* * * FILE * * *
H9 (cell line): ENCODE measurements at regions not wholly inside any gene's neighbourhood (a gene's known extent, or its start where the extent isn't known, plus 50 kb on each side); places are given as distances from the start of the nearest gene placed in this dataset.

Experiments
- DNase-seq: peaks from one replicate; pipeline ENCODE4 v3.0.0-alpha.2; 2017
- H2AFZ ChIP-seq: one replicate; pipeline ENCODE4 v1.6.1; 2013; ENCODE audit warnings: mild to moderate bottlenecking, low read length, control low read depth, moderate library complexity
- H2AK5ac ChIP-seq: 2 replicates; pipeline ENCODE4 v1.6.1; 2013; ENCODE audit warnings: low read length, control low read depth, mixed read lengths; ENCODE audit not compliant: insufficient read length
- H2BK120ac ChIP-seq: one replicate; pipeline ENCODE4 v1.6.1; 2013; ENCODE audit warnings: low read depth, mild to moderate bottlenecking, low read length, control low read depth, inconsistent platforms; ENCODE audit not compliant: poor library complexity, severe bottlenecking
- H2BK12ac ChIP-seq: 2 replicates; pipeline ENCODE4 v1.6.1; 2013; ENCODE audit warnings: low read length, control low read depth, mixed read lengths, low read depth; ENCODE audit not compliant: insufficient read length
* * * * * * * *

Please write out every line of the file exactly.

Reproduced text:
H9 (cell line): ENCODE measurements at regions not wholly inside any gene's neighbourhood (a gene's known extent, or its start where the extent isn't known, plus 50 kb on each side); places are given as distances from the start of the nearest gene placed in this dataset.

Experiments
- DNase-seq: peaks from one replicate; pipeline ENCODE4 v3.0.0-alpha.2; 2017
- H2AFZ ChIP-seq: one replicate; pipeline ENCODE4 v1.6.1; 2013; ENCODE audit warnings: mild to moderate bottlenecking, low read length, control low read depth, moderate library complexity
- H2AK5ac ChIP-seq: 2 replicates; pipeline ENCODE4 v1.6.1; 2013; ENCODE audit warnings: low read length, control low read depth, mixed read lengths; ENCODE audit not compliant: insufficient read length
- H2BK120ac ChIP-seq: one replicate; pipeline ENCODE4 v1.6.1; 2013; ENCODE audit warnings: low read depth, mild to moderate bottlenecking, low read length, control low read depth, inconsistent platforms; ENCODE audit not compliant: poor library complexity, severe bottlenecking
- H2BK12ac ChIP-seq: 2 replicates; pipeline ENCODE4 v1.6.1; 2013; ENCODE audit warnings: low read length, control low read depth, mixed read lengths, low read depth; ENCODE audit not compliant: insufficient read length